Since I wrote about asset-stripping at the American Society for Psychical Research (ASPR) in July 2019, prompted by the headquarters building in New York being put up for sale, there have been some developments. I thought it would be worth pulling together the latest strands in the saga though the picture is still unclear as, to my knowledge, the individuals in charge have never responded publicly to the concerns raised by those who wish to see the organisation regain its former position as a major focus for psychical research.
An article about the ASPR appeared in the London-based Society for Psychical Research’s online Psi Encyclopedia in September 2019. While it devotes much space to the APSR’s earlier history, the final section covers the more recent period under the heading ‘ASPR in Decline (1990- )’. As that date suggests, the rot has been going on for quite some time, and in November 2019 I referred to Robert McConnell’s valiant but fruitless efforts to address the problem in his 1995 book Far Out in the New Age.
Startlingly, in September 2019 I was told the ASPR, according to public records on the New York City Department of Finance website, had apparently received loans over the years totalling $10 million using its headquarters building as collateral. A New York City real estate company, Bernstein Real Estate, in New York, had created ‘5 W. 73rd Street LLC’ (5 West 73rd Street is the ASPR address; LLC is a limited liability company) which now owns the entire mortgage. The company has the power to rent or lease out the building to generate income in order to pay the debt should the ASPR default. Where the money has gone, and how it is to be repaid, is unknown.
In November 2019, T C Goodsort started a petition on the change.org website addressed to the New York Charities Bureau seeking the removal of the ASPR’s current officers. At the time of writing it had reached just over half of the target number of 1,000 signatures. Goodsort had a letter published in the January 2020 issue of the Journal of the Society for Psychical Research (pp. 58-9) drawing attention to the petition.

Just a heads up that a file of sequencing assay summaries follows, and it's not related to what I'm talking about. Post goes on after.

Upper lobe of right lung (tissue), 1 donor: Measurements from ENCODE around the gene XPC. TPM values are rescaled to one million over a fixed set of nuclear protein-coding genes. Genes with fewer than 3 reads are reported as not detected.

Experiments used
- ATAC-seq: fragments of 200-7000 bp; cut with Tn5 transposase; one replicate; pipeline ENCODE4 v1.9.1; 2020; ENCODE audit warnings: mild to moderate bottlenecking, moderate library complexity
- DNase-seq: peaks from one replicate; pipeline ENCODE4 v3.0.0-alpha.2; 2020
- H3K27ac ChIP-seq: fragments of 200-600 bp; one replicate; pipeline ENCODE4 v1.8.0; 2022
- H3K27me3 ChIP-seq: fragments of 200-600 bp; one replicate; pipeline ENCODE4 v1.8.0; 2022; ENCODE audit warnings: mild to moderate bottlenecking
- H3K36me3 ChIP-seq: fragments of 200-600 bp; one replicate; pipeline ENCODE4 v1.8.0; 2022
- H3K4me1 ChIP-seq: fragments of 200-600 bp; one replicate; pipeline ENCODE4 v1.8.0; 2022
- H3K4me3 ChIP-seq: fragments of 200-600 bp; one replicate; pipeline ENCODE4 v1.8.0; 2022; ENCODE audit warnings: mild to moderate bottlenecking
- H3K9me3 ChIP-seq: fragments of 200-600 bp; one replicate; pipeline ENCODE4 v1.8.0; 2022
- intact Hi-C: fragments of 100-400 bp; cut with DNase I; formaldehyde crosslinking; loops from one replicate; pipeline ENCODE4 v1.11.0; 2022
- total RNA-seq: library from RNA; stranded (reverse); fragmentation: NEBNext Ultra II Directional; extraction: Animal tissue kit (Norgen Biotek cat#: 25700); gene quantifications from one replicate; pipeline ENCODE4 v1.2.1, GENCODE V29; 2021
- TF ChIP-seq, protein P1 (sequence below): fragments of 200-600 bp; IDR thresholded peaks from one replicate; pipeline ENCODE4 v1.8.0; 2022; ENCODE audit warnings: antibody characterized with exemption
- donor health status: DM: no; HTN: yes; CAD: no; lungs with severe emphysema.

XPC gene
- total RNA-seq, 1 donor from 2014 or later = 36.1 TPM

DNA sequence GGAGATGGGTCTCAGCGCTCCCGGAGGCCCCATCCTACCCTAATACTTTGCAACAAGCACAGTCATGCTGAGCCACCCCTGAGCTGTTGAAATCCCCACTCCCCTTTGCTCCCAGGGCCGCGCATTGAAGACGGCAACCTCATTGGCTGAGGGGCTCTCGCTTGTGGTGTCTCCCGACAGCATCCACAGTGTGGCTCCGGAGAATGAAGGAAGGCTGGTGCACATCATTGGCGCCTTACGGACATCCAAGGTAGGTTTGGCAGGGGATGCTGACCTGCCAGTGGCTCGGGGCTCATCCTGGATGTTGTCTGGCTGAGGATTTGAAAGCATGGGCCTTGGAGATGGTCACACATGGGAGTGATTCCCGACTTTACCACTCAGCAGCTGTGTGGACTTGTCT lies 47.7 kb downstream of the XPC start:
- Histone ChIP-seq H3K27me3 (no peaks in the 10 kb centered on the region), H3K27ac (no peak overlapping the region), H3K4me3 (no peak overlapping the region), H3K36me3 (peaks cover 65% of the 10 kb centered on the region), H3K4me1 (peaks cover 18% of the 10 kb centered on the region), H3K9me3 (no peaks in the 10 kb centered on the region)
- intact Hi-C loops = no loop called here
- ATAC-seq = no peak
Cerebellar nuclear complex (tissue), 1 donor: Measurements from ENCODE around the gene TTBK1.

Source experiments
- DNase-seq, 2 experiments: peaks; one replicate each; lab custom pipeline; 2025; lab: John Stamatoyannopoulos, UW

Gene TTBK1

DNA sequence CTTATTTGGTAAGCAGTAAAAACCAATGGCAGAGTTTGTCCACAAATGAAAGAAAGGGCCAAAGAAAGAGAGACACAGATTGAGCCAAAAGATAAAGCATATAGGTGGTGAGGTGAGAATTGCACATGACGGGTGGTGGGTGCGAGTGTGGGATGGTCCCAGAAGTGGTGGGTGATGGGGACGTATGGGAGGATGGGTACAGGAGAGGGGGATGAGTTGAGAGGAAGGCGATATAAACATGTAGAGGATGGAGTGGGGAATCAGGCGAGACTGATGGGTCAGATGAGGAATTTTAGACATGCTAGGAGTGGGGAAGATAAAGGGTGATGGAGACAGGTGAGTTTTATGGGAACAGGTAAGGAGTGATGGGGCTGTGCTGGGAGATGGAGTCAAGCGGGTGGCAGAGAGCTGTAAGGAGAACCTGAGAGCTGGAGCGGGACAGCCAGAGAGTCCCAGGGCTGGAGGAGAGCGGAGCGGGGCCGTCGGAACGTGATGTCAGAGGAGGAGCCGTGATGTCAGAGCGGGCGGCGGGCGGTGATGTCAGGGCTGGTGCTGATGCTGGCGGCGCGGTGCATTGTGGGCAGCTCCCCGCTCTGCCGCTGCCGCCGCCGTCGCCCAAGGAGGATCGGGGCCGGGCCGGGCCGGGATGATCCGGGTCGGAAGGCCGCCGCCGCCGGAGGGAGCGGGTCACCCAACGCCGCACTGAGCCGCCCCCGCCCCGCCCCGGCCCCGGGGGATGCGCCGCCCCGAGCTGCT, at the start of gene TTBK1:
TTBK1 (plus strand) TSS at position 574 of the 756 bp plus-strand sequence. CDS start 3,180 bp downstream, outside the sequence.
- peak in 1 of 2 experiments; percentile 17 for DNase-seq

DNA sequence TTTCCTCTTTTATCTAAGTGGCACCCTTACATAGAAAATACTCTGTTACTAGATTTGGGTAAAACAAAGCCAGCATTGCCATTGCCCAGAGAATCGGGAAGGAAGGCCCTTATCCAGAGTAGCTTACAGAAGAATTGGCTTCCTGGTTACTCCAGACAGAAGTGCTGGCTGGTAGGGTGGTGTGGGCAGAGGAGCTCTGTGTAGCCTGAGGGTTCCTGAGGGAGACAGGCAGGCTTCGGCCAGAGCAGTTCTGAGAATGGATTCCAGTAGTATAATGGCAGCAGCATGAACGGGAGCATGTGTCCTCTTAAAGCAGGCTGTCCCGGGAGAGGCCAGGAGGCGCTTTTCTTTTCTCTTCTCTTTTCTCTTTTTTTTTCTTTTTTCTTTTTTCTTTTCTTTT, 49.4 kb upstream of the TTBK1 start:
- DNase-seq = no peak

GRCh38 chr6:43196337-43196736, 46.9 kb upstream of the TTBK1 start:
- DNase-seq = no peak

A major piece of news was the tip-off on 6 December 2019 that the ASPR’s New York HQ sale listing on the Sotheby’s website, publication of which had sparked the most recent concern, had been deleted. My informant could not find the building elsewhere on the Sotheby’s website, or another estate agent’s. As was pointed out to me, this did not necessarily mean the building was no longer for sale, as it could instead have become an unlisted or ‘off-market’ property for a more discreet transaction. As no notice of a sale has surfaced, it suggests the ASPR has completely withdrawn it, at least for the moment.
The latest development, of a kind, was notification this week of a sale on both the US and UK versions of the AbeBooks website of ASPR-related materials by a bookseller in New Hampshire. Headed ‘Archive of early correspondence of the American Society for Psychical Research’, a total of 85 items dating from the 1880s to 1921 are being offered for US$ 6,250.00 + $6.50 shipping (£4,952.15 + £30.77 shipping to the UK). The lengthy description states that ‘the majority of the collection consists of membership and dues communications,’ but it lists a wide range of writers and topics covered in the correspondence, making it more interesting than merely a batch of admin paperwork (which would hardly be worth £5k).
Their origin is not stated but it was natural to wonder if this heralded the break-up of the ASPR’s archive. However, in this instance at least it seems the current ASPR management is not directly at fault, as an enquiry to the vendor elicited the reply that the items had been acquired from the stock of a defunct Maine bookshop. He did not know how the shop owner had obtained them, and did not think there was anything else connected to the ASPR in his possession.
How the Maine bookseller came by them is probably now lost to history. Perhaps they were stolen (in which case one might have expected more coherence). Possibly they were deemed surplus to requirements by the Society and disposed of, though it is hard to believe any self-respecting archivist would discard letters of the sort described, and it would be a scandal in its own right. Altogether it is a mystery: just one more associated with the ASPR. Clarification from that quarter is unlikely.
Acknowledgement: I’d like to thank those informants who share my concern over the mismanagement of the ASPR. I would be happy to hear from anyone with further information on this sorry business.